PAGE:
316 WesleyPhoto by Mary Mumbrue

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To combat misinformation, this writer decided to look at some of Evanston’s single-family housing stock. He and an architect colleague toured the City in four segments from end to end. The architect who helped is David Rodeman, a former student of this writer at UIC and subsequently a valued associate in his architectural practice until the writer’s retirement. The purpose of the survey was to determine how many single-family homes in Evanston are designed in the style of the Prairie School, how many Art Deco, and how many are pure, Bauhaus-style modern.

Row houses, attached homes and apartment buildings were excluded from the survey.

The results were enlightening. Most previous information bandied around was hearsay, such as “there are no modern homes in Evanston,” or “those flat-roofed Art Deco homes are all over the City” or “Prairie School style, like that of Frank Lloyd Wright, has always been a favorite.” None of these turned out to be true.

Starting chronologically, the Prairie School did not do so badly. A few Walter Burley Griffin homes are clustered around the intersection of Church and Ashland. He was an associate of Frank Lloyd Wright. Houses 1416 and 1631 Ashland Ave. are examples. Another very elegant, well-kept Prairie School product is at 1315 Forest Ave. by Tallmadge and Watson. It has a bridged-over side entrance where one may drop a passenger off and thence proceed to the garage.

At the northeast corner of Dempster Street and Ridge Avenue is the recently remodeled, grandiose house by Myron Hunt, built in 1898. At one time it was divided into two halves, but now it is back in its original shape.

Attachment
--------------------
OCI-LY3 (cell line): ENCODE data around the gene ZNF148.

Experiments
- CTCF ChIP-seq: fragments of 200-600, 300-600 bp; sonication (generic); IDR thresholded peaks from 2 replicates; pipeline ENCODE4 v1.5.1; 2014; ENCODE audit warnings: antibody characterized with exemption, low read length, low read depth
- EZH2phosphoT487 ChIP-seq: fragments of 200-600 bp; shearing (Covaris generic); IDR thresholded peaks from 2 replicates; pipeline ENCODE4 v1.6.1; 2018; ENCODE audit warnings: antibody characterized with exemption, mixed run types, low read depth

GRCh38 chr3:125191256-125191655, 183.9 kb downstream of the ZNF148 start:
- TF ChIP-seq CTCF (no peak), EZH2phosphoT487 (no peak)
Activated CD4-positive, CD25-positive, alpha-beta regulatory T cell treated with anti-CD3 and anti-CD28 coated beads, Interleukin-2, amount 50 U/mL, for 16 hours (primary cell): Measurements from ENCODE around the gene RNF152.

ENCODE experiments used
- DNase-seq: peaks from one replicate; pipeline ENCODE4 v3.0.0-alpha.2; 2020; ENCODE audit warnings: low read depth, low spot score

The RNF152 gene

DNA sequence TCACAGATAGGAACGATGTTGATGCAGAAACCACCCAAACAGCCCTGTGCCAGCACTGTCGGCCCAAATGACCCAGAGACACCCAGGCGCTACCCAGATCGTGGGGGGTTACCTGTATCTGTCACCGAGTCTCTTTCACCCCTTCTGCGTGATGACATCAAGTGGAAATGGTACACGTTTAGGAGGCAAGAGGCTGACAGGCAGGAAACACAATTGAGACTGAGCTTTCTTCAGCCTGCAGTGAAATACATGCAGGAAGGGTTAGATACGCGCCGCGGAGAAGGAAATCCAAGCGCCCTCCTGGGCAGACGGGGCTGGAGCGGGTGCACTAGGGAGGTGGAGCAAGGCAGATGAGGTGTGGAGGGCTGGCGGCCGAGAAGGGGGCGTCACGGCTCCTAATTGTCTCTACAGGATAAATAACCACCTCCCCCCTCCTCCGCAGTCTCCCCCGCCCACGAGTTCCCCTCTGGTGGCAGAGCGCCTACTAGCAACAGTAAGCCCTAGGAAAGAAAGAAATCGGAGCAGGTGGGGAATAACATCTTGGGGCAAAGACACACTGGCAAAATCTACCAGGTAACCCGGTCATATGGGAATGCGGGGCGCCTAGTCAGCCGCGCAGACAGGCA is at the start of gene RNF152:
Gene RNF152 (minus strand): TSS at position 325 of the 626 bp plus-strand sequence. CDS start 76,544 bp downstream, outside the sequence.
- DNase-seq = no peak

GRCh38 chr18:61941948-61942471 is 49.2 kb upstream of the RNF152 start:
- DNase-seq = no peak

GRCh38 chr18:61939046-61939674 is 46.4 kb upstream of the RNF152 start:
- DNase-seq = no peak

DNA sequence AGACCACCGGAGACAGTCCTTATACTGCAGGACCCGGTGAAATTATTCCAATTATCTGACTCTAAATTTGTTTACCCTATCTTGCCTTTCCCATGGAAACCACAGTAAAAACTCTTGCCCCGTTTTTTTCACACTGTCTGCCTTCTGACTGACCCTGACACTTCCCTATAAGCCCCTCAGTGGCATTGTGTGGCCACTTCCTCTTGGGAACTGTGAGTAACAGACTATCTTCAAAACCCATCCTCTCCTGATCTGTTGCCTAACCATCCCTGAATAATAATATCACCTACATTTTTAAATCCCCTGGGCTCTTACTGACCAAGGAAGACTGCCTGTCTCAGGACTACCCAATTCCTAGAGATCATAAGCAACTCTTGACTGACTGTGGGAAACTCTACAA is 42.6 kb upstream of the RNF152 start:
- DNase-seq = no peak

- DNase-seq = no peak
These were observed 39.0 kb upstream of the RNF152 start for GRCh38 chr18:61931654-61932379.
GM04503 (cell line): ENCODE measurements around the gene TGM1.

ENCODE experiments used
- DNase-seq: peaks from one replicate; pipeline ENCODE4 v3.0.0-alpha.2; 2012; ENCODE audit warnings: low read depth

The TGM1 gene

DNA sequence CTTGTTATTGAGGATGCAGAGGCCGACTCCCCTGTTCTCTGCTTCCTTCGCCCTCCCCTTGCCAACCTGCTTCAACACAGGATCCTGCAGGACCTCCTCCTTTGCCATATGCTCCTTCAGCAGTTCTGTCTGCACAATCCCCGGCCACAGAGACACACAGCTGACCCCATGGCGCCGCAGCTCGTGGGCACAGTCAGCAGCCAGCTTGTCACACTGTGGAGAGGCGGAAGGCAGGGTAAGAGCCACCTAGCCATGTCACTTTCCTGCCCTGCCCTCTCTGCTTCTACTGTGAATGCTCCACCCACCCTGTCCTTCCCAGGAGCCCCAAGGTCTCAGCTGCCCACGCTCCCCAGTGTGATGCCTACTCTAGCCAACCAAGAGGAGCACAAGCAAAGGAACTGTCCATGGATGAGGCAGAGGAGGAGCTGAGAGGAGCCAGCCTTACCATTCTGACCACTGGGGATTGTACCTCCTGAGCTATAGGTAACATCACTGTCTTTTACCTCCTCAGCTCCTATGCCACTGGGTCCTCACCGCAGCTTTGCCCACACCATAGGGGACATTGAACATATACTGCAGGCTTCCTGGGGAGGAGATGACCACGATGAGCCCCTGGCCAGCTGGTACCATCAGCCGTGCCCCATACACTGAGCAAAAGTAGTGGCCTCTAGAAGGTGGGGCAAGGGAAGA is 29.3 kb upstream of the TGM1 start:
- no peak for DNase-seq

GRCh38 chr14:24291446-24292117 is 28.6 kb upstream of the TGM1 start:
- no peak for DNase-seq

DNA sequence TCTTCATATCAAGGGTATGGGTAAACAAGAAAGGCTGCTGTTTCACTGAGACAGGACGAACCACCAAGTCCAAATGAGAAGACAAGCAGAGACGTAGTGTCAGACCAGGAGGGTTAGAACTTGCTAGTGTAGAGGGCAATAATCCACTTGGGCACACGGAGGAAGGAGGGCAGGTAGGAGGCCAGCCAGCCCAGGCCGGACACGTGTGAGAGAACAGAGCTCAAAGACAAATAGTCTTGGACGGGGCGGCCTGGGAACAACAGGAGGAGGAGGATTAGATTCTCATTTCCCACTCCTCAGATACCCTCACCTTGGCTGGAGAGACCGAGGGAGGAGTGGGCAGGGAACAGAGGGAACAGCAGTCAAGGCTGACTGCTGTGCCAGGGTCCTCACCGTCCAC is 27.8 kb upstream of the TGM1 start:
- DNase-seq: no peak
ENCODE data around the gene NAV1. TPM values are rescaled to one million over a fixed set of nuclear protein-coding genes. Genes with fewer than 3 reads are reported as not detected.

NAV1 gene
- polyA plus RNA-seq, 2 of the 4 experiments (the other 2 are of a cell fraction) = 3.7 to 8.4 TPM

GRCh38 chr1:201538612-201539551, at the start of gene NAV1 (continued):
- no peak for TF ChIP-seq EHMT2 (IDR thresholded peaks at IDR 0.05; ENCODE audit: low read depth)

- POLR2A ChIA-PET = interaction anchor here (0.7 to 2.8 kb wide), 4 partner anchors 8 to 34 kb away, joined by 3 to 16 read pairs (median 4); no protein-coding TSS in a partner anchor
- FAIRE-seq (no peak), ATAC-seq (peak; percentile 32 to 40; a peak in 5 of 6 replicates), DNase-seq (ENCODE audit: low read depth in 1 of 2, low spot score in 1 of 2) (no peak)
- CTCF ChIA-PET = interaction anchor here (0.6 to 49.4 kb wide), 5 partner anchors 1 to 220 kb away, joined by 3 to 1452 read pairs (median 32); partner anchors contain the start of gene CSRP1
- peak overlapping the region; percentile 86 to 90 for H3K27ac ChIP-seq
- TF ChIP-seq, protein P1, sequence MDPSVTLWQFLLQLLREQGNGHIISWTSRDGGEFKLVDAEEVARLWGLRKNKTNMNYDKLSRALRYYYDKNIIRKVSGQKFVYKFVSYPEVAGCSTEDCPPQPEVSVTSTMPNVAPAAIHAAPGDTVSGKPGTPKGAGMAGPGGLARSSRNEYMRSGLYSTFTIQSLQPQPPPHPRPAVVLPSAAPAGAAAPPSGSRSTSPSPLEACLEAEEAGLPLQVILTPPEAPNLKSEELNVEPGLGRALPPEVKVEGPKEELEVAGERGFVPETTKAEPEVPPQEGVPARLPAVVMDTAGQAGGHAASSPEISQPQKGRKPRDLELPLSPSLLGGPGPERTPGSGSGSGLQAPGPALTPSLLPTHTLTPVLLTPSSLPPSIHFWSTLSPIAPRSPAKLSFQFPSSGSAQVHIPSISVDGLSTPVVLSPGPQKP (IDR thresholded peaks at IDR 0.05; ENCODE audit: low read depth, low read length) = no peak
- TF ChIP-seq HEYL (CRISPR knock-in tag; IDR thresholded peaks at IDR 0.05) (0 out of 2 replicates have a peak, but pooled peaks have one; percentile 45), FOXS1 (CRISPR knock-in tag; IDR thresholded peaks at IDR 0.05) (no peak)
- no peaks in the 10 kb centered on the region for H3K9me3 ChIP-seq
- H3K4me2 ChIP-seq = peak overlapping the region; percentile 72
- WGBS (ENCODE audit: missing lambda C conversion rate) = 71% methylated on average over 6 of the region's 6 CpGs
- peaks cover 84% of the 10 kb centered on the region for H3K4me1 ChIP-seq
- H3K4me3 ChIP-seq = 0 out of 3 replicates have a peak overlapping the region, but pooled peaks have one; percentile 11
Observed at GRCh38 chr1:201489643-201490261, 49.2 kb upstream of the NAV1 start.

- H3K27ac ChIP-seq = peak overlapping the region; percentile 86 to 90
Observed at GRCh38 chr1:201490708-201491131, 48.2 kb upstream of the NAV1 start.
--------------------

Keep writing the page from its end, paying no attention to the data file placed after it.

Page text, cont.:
The most faithfully restored and lovingly maintained Prairie School building, at 1024 Judson Ave., is another by Walter Burley Griffin. These last two houses are especially interesting because of their recent occupants. Half of the Myron Hunt house was the residence of Richard Whitaker, dean of the School of Architecture at University of Illinois-Chicago for many years, until his retirement to California. The Judson Avenue house was restored by its owner, architect Hans Friedman.

What followed the Prairie School and preceded the Modern was the short-lived Art Deco, a style easily recognized; it is flat-roofed and often painted white on its exterior with horizontal ribbon decoration. The Art Deco houses are on Wesley Avenue, three of them – 328-342 – lined up, one at 333 and another at 316 Wesley Ave.
Sheer serendipity led us to a non-architectural, yet uniquely impressive phenomenon: an entire block on Pittner Avenue north of Greenleaf Stree lined with magnificent red-leafed maples. The reader will no doubt be surprised by the scarcity of the three styles of homes examined. Even if allowance is made for a number of teardowns the number is small indeed.

The average Evanstonian, or American anywhere, did not know or care to seek out an architect. He found a builder, had him build a house like the one across the street and saved money that way.

Things have not changed much to this day.